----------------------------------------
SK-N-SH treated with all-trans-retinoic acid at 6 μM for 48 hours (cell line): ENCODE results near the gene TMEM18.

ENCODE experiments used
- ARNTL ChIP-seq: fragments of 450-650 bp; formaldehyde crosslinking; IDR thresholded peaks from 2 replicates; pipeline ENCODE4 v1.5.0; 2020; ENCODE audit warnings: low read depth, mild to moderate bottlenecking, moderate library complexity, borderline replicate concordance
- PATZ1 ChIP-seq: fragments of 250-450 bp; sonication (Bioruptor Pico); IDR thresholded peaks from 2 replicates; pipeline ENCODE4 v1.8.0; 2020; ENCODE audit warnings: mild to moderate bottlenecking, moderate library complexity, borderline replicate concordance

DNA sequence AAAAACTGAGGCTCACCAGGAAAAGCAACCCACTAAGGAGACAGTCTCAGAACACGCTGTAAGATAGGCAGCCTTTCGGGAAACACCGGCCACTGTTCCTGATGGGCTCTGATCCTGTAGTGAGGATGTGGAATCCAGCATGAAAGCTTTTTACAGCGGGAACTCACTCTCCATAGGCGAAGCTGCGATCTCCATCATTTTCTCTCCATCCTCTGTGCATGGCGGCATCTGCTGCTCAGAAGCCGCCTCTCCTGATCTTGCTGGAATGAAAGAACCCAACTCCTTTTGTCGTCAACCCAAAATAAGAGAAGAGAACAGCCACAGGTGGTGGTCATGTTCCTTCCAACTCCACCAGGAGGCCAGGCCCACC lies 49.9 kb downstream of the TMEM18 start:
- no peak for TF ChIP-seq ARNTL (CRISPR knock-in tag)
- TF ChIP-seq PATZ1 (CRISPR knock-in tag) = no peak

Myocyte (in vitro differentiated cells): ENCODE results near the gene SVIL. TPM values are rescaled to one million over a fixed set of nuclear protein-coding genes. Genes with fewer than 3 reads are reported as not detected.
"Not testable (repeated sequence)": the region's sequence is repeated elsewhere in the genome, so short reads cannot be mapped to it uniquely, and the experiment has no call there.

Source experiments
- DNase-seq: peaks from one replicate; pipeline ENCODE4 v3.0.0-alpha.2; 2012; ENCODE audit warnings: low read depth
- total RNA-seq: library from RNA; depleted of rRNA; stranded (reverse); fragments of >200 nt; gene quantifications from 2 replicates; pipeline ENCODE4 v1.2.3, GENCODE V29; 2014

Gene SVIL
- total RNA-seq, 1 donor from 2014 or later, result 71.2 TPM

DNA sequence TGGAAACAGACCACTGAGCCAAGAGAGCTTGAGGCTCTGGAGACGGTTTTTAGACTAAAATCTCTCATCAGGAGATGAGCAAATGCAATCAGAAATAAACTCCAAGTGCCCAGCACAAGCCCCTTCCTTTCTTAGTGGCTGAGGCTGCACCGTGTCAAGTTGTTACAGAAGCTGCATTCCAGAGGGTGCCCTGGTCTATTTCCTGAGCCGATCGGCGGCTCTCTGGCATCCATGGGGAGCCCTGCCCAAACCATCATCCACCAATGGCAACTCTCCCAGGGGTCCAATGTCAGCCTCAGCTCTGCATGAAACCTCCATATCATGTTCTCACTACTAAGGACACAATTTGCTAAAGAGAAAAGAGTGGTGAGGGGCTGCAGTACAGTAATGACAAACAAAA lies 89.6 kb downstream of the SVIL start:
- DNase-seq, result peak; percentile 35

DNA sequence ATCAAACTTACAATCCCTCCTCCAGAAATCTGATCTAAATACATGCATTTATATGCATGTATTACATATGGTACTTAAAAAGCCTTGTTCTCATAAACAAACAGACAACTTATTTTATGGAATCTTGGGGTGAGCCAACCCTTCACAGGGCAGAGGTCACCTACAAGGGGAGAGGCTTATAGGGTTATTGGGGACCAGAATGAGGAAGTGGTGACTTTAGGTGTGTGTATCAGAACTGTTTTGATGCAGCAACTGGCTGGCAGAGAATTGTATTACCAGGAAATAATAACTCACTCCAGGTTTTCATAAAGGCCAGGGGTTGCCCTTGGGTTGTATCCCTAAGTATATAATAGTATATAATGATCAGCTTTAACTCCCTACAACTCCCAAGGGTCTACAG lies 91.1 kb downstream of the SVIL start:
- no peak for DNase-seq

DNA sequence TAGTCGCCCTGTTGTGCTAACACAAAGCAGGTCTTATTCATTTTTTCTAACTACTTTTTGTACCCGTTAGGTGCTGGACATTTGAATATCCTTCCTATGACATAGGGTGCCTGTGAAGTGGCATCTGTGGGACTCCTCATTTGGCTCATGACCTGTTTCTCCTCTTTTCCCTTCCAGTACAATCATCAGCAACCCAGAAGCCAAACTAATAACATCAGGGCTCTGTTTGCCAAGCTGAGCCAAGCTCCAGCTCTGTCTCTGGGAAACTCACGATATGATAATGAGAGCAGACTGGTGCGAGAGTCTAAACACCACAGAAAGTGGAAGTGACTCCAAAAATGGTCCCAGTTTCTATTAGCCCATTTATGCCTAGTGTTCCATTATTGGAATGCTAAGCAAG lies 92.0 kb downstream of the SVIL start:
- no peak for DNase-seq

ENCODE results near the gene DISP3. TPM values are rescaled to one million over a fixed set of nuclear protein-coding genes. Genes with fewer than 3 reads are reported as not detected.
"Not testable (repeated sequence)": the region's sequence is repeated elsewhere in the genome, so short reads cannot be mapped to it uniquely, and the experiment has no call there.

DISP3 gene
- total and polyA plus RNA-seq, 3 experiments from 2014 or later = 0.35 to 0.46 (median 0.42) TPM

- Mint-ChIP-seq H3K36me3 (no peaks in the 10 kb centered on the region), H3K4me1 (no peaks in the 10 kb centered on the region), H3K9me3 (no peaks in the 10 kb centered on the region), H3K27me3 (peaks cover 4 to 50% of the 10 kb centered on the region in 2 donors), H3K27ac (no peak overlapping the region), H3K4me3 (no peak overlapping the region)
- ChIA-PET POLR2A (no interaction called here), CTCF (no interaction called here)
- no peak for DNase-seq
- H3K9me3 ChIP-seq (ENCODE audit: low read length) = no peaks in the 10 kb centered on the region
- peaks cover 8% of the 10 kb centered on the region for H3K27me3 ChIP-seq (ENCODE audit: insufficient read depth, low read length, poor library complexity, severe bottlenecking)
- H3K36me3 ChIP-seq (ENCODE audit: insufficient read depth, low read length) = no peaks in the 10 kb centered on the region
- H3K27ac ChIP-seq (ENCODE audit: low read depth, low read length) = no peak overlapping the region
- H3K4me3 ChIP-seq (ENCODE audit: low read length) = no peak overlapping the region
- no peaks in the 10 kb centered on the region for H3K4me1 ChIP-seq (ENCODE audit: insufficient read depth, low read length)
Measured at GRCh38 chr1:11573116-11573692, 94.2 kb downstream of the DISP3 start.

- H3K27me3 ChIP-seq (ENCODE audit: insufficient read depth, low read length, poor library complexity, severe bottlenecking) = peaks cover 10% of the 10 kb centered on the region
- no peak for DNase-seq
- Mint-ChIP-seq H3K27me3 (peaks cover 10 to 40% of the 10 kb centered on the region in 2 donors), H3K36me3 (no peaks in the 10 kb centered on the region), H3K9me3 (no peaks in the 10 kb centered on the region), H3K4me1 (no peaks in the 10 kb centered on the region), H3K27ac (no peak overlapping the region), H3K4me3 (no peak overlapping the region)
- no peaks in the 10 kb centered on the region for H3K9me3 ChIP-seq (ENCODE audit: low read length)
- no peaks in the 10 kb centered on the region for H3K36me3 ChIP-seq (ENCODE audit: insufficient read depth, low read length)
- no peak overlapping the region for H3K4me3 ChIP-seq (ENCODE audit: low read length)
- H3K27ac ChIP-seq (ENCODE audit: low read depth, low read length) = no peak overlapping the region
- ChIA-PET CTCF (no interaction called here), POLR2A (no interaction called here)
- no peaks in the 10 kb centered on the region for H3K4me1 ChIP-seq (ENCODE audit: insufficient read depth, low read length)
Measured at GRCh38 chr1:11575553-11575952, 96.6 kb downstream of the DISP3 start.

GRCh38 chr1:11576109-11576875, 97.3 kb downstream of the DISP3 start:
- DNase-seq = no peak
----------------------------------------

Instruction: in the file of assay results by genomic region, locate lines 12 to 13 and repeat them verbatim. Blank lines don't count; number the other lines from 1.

- total RNA-seq: library from RNA; depleted of rRNA; stranded (reverse); fragments of >200 nt; gene quantifications from 2 replicates; pipeline ENCODE4 v1.2.3, GENCODE V29; 2014

Gene SVIL